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Publication numberUS8170330 B2
Publication typeGrant
Application numberUS 12/261,383
Publication dateMay 1, 2012
Filing dateOct 30, 2008
Priority dateOct 30, 2007
Also published asUS20090116737
Publication number12261383, 261383, US 8170330 B2, US 8170330B2, US-B2-8170330, US8170330 B2, US8170330B2
InventorsAtilla Peter Kiraly, Christopher V. Alvino, Hong Shen
Original AssigneeSiemens Aktiengesellschaft
Export CitationBiBTeX, EndNote, RefMan
External Links: USPTO, USPTO Assignment, Espacenet
Machine learning for tissue labeling segmentation
US 8170330 B2
Abstract
A method for directed machine learning includes receiving features including intensity data and location data of an image, condensing the intensity data and the location data into a feature vector, processing the feature vector by a plurality of classifiers, each classifier trained for a respective trained class among a plurality of classes, outputting, from each classifier, a probability of the feature vector belong to the respective trained class, and assigning the feature vector a label according to the probabilities of the classifiers, wherein the assignment produces a segmentation of the image.
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Claims(18)
1. A computer implemented method for directed machine learning comprising:
receiving a plurality of features including an intensity data feature and an location data feature of an image;
condensing the intensity data feature and the location data feature into a feature vector;
processing the common feature vector by each of a plurality of classifiers, each classifier trained for a respective trained class among a plurality of classes;
outputting, from each classifier, a value of the feature vector corresponding to the respective trained class; and
assigning the feature vector a label according to a comparison of the values of the classifiers, wherein the label corresponds to a classifier having a selected value from among the values of the classifiers, and wherein the assignment produces a segmentation of the image.
2. The computer implemented method of claim 1, wherein the classifiers execute a binary support vector machine with radial basis functions trained to identify the feature vector as either tissue or not tissue.
3. The computer implemented method of claim 1, wherein the classifiers execute a Gaussian mixture classification for selecting the selected value from among the values of the classifiers.
4. The computer implemented method of claim 1, wherein the classifiers execute a Bayesian Network based classification for selecting the selected value from among the values of the classifiers.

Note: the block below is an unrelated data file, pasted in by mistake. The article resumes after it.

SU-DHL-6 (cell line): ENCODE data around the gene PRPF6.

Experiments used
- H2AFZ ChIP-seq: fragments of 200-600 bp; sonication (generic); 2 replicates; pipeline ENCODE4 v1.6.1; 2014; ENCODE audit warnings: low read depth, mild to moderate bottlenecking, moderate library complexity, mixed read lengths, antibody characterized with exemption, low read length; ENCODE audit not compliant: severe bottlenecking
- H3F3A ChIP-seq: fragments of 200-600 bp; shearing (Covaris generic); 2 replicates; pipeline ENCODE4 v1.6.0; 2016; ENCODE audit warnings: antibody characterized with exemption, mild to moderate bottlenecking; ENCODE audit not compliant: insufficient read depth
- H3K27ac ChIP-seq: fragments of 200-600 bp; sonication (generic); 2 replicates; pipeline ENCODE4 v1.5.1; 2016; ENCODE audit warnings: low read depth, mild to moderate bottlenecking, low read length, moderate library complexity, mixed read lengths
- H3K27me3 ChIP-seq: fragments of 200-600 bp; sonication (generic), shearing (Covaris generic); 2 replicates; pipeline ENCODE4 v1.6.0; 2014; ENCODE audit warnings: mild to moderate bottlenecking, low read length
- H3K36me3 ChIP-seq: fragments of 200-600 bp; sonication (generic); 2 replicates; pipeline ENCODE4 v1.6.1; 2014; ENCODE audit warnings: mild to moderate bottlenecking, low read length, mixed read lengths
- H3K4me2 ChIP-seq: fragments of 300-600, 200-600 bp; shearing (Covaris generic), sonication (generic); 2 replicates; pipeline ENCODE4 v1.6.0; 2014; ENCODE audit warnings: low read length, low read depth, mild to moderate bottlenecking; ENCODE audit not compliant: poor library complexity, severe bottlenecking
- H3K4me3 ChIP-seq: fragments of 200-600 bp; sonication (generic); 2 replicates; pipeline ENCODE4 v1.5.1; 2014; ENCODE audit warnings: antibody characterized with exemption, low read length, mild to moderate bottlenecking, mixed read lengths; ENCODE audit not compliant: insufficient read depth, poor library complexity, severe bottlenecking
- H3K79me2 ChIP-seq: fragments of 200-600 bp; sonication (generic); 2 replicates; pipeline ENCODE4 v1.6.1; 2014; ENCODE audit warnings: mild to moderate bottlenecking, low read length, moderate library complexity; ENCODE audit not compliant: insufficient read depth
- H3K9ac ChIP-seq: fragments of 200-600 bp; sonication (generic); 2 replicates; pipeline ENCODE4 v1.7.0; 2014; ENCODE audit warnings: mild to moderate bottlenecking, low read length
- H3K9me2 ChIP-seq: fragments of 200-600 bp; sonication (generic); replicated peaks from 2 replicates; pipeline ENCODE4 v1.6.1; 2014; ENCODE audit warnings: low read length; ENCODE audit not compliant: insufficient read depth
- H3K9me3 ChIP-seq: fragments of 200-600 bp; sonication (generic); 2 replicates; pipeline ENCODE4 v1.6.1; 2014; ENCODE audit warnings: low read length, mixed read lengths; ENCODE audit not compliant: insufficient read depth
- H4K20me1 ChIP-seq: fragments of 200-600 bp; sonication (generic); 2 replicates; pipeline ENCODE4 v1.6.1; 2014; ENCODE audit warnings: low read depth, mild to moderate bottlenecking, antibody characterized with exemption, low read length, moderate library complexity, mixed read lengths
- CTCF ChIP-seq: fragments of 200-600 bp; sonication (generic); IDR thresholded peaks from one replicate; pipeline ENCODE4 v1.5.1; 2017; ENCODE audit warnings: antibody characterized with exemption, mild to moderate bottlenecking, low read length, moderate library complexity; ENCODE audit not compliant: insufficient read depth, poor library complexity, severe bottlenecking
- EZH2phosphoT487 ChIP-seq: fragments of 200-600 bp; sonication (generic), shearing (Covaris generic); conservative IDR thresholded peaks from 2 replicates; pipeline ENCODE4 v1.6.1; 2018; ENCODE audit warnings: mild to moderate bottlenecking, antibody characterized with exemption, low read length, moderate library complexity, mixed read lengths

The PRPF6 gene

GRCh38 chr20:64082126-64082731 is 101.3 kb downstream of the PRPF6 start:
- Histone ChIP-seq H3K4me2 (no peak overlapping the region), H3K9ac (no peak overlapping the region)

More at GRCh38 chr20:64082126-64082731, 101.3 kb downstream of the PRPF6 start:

5. The computer implemented method of claim 1, further comprising training each classifier according to a predetermined weighting of each feature, wherein the assignment of the feature to the label implicitly includes the predetermined weighting of the classifier outputting the selected value, wherein different classifiers have different predetermined weightings.
6. The computer implemented method of claim 1, wherein condensing further comprises condensing a spatial feature into the feature vector.
7. A computer readable medium embodying instructions executable by a processor to perform a method for directed machine learning, the method steps comprising:
receiving a plurality of features including an intensity data feature and an location data feature of an image;
condensing the intensity data feature and the location data feature into a feature vector;
processing the common feature vector by each of a plurality of classifiers, each classifier trained for a respective trained class among a plurality of classes;
outputting, from each classifier, a value of the feature vector corresponding to the respective trained class; and
assigning the feature vector a label according to a comparison of the values of the classifiers, wherein the label corresponds to a classifier having a selected value from among the values of the classifiers, and wherein the assignment produces a segmentation of the image.
8. The computer readable medium of claim 7, wherein the classifiers execute a binary support vector machine with radial basis functions trained to identify the feature vector as either tissue or not tissue.
9. The computer readable medium of claim 7, wherein the classifiers execute a Gaussian mixture classification from among the values of the classifiers.
10. The computer readable medium of claim 7, wherein the classifiers execute a Bayesian Network based classification from among the values of the classifiers.
11. The computer readable medium of claim 7, further comprising training each classifier according to a predetermined weighting of each feature, wherein the assignment of the feature to the label implicitly includes the predetermined weighting of the classifier outputting the selected value, wherein different classifiers have different predetermined weightings.
12. The computer readable medium of claim 7, wherein condensing further comprises condensing a spatial feature into the feature vector.